I’m very late to the party here – at understanding grief in all its many outfits. It comes masquerading as a dozen different characters and fooling me into thinking that it has come to play or taunt me. Really, it has come to teach me, and not about the loss I’ve suffered – grief has come to teach me about myself. Grief sees my soul – so deeply in need of solace and comfort. That part of me that I shove away and silently shame. It is the hardest part for me to love, to embrace and acknowledge. My sorrowful soul.
Twice now (in 2016 & in 2022), kind friends have lost a daughter and I was (seemingly) the last to know. Twice now, I have failed to be sufficiently attentive to even notice that a friend was deep in pain until well into the depths of their sorrow; it just didn’t hit my radar. And when it did, I felt not only sadness, but I also felt bad for having lived in my own little bubble where I did not know about the dreadful and terrifying, sorrowful events in their lives.
In my own life, grief now lives with me – it sits in the other chair across the room and grunts or groans to get my attention. Still, I neglect its urgings to attend to it and notice the pain it brings – denial? Perhaps, but also busy-ness, distraction, and outright avoidance. If I cannot attend to my own grief, how can I possibly notice yours?
I find myself in need of studying grief’s every move and wondering, from my own seat, what it wants with me. Wondering what it will take to make it go away – and then, I realize that’s not the point. Grief will not get up and go away, it will persist until I learn to embrace it as part of my life – a part I did not invite in, but one that should not be surprising to me either.
I am discovering now that I am in, what Francis Weller calls in his book, The Wild Edge of Sorrow, an apprenticeship with sorrow. He writes, “Learning we can be with our grief, holding it softly and warmly, is the first task in our apprenticeship.” And adds a bit later, “Grief work is not passive: it implies an ongoing practice of deepening, attending, and listening. It is an act of devotion, rooted in love and compassion.”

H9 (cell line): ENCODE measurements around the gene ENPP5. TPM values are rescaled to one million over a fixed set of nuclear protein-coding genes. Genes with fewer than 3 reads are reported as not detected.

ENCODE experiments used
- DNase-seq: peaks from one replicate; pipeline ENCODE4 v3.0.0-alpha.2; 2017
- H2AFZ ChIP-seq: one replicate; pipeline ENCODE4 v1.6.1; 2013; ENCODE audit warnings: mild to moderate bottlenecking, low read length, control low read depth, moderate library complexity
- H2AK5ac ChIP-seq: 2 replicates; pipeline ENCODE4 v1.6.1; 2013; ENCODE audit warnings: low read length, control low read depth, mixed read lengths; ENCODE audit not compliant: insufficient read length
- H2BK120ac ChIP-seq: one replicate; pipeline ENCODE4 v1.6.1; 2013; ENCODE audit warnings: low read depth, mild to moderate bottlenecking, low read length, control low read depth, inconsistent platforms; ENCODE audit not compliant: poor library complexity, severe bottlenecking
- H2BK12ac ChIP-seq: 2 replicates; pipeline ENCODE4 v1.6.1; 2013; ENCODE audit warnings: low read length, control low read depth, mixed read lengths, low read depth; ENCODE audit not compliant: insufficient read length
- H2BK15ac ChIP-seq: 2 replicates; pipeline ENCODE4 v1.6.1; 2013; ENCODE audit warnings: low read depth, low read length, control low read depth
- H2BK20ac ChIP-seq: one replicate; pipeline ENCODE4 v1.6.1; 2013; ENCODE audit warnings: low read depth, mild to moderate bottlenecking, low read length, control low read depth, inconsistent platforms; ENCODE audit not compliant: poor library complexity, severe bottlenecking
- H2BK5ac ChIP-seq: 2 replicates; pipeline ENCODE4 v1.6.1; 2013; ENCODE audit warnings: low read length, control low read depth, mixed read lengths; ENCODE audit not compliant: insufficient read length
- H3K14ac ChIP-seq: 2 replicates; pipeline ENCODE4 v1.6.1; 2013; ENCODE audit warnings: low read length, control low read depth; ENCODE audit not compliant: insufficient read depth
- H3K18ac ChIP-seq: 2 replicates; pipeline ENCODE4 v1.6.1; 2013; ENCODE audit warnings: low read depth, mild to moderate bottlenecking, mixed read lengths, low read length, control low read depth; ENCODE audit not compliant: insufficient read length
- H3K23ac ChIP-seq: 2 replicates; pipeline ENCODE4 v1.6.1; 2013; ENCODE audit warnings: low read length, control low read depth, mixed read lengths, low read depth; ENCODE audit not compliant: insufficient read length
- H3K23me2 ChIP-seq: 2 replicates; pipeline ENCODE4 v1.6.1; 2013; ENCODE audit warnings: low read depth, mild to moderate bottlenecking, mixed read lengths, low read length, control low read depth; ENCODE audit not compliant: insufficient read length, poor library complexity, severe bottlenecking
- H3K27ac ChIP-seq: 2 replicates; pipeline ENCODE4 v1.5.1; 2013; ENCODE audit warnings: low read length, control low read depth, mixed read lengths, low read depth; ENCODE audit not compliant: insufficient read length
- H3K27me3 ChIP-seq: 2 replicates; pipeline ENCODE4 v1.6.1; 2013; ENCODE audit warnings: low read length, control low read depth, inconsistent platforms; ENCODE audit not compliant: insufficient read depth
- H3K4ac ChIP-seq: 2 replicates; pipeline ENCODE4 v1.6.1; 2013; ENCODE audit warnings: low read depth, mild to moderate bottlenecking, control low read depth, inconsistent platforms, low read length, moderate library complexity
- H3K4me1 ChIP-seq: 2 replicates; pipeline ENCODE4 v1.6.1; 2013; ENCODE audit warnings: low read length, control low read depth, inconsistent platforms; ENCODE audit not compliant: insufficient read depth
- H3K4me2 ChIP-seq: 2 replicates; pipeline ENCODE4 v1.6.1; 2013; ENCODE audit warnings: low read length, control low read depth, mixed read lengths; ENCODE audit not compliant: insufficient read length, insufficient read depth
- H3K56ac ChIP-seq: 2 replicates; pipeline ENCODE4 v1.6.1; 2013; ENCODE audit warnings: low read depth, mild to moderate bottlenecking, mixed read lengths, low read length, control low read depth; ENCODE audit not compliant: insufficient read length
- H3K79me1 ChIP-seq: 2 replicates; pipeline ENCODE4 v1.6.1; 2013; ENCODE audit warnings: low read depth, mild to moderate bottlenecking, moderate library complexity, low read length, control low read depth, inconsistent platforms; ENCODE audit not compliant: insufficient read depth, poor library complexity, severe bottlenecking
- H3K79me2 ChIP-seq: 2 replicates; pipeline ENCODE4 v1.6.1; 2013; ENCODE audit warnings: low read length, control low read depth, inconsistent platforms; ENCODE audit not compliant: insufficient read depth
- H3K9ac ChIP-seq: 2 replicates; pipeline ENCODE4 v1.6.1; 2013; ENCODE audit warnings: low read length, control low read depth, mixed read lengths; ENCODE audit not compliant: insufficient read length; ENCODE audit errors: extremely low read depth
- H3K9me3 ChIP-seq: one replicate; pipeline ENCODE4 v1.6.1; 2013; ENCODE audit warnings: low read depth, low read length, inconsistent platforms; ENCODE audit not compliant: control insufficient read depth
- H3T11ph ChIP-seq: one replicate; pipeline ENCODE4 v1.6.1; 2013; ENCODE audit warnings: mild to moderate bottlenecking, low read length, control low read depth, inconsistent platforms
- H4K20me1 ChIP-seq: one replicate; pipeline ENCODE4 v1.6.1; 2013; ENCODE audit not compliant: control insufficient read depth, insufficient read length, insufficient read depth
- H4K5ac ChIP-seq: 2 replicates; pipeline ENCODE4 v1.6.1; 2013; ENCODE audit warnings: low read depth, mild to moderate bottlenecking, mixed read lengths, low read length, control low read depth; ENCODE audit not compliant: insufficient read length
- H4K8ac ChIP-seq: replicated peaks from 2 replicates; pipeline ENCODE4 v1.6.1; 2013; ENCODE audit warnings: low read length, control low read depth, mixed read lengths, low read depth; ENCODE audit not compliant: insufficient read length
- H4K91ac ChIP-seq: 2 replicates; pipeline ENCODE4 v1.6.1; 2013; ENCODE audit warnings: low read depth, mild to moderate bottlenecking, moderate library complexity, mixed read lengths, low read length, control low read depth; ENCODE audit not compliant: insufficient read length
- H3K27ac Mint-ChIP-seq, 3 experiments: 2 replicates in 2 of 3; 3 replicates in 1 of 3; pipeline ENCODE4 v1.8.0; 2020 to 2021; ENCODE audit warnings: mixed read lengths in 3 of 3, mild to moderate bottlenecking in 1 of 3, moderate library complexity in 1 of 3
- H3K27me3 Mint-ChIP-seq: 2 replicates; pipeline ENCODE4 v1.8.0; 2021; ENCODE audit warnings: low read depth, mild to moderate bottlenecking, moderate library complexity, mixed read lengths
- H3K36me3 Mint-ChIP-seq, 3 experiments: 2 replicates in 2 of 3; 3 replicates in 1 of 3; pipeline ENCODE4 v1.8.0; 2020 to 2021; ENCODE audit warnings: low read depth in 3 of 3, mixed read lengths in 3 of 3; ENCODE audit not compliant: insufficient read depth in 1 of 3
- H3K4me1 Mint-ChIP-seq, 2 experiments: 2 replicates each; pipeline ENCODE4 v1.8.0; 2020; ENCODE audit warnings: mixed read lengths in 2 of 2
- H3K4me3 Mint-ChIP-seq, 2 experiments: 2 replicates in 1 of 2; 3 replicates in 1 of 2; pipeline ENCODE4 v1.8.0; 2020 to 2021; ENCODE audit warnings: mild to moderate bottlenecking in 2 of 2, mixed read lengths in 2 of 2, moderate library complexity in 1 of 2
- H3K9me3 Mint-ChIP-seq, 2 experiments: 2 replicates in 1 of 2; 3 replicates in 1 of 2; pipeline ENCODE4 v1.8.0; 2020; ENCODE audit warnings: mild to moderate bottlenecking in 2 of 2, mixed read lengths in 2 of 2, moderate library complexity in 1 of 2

I am moved by his words because this apprenticeship will most certainly ask me to practice self-compassion and also self-forgiveness. It is an unfamiliar course of study – one that asks that I lay aside the common wisdom from my pain-denying-culture and allow the hurt to permeate my soul. I dread the thought of that but, I also realize it is already there – sitting in my core, poking at my heart with its long, hard fingernail as a constant reminder of its presence here.
Acknowledging my own grief changes my perspective.
I am confronted with the reality that recognizing my own grief will make me change, it will –
- Alter my self-talk and cause me to see the grieving woman in my mirror with compassion.
- Allow me to understand that my tears run deeper than sadness and are not about depression, but the realization on on-going loss.
- Help me notice the sadness and sorrow in others who also cannot speak their truth yet.
- Deepen my empathy for others who also experience the ambiguous loss dementia brings.
- Broaden my sense of community with the many people also touched by similar sorts of grief.
And all of that is good, and necessary; all of that is difficult and painful and I am learning to welcome it.
We’re headed into the holiday we call, Memorial Day Weekend (May 28-30, 2022), a time when we honor and celebrate those whose deaths and departures were tied to our persistent fight for freedom. We enjoy this holiday with friends and family, sometimes with over-indulgence, masking our grief; sometimes with wreaths and graveside ceremonies acknowledging our grief.
I invite you to let this be a time when you notice the grief within you and around you. I invite you to sit quietly with it, acknowledging its presence. And again, in the words of Francis Weller, “grief is not here to take us hostage, but instead to reshape us in some fundamental way, to help us become our mature selves, capable of living in the creative tension between grief and gratitude.”
May the days ahead be filled with that gratitude for all that the soul can honor and endure.